"Her televised torment is a reminder of the nasty abuse too often suffered by women in the public eye," says the Daily Mirror's editorial. "The body bullies should put a sock in it."
The worm turns
After a day of mild gloating - well mostly - about England's day one Ashes performance, Australia came back with a bang at The Gabba, bowling the tourists out for 136.
"Pathetic", says Geoffrey Boycott, writing in the Daily Telegraph, arguing that what concerns him most is "we do not learn from our mistakes". Take Ian Bell and Matt Prior, both out to Nathan Lyons. "England have had three months to work out a way of playing him... yet we again poked around against him," Boycott says.
"On a cloying, compelling afternoon Australia revealed their grand design for the Ashes," writes Stephen Brenkley, in the Independent. "It is based on one of the oldest, most effective and terrorising weapons in the game: the bouncer."
England's top order was "blown away... harried into submission," says former England captain Mike Atherton, in the Times.
The headline on the front of the Guardian's Sport section says it all: "Slaughter at the Gabbatoir".
The Times has advice for David Cameron after its own poll found immigration from the European Union was voters' biggest concern, especially the likely influx from Bulgaria and Romania when border controls are lifted in the New Year.
He can tighten the rules on when immigrants can claim benefits - something said to be coming soon - and "he can bolster the provision of specific public services where new arrivals are expected to be concentrated," it writes.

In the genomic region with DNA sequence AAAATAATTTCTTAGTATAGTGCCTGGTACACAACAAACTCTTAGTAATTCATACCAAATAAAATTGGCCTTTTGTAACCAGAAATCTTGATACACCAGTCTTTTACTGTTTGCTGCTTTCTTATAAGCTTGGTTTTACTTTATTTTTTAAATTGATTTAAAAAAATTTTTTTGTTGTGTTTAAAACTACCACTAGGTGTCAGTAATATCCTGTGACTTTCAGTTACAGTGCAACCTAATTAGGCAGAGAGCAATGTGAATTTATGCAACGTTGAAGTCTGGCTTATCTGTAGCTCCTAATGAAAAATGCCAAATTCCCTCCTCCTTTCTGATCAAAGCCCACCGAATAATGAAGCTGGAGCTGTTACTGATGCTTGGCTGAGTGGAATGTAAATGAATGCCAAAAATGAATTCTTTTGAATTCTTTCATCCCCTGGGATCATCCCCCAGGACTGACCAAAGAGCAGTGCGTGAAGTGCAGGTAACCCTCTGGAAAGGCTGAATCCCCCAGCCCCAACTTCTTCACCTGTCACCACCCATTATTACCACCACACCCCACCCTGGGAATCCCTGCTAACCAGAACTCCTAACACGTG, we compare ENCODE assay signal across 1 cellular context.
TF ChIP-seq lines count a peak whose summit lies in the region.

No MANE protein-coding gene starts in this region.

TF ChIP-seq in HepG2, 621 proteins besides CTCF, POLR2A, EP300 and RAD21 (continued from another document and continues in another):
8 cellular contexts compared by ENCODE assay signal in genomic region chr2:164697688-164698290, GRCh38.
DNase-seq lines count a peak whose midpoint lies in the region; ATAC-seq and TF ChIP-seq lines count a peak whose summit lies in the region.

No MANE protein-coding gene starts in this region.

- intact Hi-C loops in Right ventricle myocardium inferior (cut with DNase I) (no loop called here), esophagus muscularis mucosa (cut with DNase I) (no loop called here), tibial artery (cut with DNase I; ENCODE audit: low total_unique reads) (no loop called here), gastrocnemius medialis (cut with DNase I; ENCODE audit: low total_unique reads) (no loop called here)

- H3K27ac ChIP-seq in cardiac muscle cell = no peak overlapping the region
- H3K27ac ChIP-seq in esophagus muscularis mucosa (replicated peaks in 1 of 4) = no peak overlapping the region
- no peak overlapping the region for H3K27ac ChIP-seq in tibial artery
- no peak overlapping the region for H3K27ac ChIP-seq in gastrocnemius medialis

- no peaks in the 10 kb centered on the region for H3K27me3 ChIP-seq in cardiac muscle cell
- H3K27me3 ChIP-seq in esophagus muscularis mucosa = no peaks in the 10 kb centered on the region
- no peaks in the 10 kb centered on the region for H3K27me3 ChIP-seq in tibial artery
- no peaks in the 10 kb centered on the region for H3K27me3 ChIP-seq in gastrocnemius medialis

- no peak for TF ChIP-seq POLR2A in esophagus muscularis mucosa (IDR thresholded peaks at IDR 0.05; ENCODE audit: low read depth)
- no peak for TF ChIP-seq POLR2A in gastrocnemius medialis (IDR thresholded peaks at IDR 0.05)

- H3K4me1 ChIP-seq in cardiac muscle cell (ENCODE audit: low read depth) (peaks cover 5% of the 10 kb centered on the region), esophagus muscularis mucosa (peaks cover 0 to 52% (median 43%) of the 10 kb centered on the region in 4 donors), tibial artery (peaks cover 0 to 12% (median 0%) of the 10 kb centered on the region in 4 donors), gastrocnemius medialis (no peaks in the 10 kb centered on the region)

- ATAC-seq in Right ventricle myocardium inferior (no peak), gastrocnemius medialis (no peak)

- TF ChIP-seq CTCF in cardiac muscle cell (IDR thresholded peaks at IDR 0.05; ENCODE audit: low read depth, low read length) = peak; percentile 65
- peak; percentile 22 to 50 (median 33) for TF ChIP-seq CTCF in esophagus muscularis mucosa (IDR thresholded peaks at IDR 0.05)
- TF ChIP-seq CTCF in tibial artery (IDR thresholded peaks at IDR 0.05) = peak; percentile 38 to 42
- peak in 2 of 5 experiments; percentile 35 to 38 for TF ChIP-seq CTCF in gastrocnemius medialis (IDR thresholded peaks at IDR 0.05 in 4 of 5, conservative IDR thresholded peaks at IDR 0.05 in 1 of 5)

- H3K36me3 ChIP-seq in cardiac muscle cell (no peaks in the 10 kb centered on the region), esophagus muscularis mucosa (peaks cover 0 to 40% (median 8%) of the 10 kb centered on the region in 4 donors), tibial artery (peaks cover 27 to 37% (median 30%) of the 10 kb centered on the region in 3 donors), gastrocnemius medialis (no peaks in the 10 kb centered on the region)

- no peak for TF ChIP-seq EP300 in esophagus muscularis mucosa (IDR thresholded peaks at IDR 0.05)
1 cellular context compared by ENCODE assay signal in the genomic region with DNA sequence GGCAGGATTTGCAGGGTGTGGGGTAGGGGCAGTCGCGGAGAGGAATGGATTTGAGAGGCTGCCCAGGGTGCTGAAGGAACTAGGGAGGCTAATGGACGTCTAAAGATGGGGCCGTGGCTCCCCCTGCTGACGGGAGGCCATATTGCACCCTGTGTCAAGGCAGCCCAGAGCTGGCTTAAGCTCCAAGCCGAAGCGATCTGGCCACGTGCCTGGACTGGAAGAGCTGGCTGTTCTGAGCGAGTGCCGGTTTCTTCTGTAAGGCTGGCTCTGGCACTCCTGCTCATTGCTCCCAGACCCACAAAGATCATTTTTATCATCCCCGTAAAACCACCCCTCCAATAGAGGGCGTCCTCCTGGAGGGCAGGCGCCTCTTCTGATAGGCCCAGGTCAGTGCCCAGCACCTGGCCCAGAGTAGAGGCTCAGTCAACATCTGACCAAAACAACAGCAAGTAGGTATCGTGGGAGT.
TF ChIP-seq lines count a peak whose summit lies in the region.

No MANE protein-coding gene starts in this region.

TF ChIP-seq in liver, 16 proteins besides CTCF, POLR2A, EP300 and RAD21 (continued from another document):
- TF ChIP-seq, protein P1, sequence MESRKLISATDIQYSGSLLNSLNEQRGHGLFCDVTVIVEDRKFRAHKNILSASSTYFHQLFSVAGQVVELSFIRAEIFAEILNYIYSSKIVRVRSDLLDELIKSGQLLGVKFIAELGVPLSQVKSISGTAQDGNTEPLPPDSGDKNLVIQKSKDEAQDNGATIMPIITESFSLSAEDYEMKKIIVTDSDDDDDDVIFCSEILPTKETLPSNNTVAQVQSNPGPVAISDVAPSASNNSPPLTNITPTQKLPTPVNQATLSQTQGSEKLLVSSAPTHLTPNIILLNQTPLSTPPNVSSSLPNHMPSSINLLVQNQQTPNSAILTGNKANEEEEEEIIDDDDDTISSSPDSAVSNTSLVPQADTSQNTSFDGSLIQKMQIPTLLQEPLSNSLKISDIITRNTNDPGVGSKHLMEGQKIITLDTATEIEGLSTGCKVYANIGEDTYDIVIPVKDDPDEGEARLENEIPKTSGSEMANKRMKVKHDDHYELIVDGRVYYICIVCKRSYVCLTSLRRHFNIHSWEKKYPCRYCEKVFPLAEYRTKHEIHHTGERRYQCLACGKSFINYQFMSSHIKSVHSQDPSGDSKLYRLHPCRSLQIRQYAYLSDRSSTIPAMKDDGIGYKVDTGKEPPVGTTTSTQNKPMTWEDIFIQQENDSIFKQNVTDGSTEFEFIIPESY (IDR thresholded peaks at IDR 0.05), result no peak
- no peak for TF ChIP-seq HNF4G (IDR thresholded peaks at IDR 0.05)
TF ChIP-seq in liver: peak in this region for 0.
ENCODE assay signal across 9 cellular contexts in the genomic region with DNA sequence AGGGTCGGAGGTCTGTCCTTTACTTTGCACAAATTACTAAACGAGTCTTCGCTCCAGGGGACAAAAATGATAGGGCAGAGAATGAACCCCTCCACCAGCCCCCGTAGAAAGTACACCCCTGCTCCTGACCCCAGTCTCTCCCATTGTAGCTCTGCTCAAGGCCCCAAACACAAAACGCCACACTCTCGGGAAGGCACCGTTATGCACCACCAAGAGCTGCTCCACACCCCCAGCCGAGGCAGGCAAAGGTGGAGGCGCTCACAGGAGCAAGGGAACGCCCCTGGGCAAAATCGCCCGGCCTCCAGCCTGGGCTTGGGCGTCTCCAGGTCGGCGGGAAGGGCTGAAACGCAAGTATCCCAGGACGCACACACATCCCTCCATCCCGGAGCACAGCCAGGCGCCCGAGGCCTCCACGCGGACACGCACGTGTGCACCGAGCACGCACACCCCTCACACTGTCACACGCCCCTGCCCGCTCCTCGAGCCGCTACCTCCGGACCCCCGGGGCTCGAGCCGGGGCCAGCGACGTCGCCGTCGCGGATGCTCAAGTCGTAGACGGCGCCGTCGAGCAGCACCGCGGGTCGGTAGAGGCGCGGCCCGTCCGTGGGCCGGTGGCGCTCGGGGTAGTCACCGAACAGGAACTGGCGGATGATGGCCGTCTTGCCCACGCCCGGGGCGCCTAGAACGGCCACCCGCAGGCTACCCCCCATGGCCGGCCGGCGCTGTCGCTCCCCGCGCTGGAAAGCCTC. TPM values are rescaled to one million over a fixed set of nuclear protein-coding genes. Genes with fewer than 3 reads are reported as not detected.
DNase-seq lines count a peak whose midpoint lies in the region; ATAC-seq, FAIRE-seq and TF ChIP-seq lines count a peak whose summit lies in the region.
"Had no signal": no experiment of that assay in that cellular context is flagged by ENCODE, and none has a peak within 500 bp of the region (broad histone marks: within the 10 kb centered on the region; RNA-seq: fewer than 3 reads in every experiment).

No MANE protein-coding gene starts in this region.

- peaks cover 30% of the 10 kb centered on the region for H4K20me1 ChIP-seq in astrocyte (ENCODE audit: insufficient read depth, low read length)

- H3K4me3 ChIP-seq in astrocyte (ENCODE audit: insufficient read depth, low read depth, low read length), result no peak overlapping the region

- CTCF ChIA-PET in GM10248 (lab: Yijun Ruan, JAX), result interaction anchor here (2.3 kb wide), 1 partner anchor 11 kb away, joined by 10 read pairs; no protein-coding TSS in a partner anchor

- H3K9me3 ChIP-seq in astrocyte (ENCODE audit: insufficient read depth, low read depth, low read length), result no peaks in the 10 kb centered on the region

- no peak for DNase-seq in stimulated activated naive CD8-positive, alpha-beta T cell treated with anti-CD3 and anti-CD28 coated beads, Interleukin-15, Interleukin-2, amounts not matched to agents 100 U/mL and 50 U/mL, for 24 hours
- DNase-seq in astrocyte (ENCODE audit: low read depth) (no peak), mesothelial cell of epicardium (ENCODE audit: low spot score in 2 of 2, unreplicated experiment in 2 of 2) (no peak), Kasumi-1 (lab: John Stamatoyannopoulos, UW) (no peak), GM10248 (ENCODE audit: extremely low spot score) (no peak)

And the Times adds: "He can talk about identity. It is a matter of practicality and pride, not prejudice, to expect newcomers to learn English and a little bit about Britain."
The Daily Mail is much less willing to compromise. It tells the prime minister to "defy Brussels" and the "howls of outrage from Lib Dems" and keep the border controls in place. The move "would have the overwhelming support of the country that should matter to him most", the paper adds.
According to the Guardian, the "trend for novelty Christmas jumpers has grown so big it's likely to trump the onesie". It goes on: "Quite how the fashion for festive jumpers once only seen on the likes of bygone crooners such as Val Doonican and Bing Crosby took hold is not clear."
It seems that Sarah Lund, the detective in Scandinavian crime series The Killing, could be to blame - her penchant for a patterned knit is legendary. But however it happened, the Guardian notes, Selfridges now has a specialist Christmas jumper department, with prices as high as £675.
Pay TV probe
The Financial Times, finally, has news to please football fans - a European Commission investigation is to be launched into the selling of rights for sport and movies. It follows the case of pub landlady Karen Murphy, who won a partial victory at the European Court of Justice in 2011 after she was fined for showing football to customers using a Greek satellite card.
"Big football competitions and Hollywood studies have long maintained a lucrative relationship with the pay TV industry," the FT writes, but bringing down EU barriers would touch "on highly sensitive political debates over the rights to audiovisual content and could have serious implications for the industry".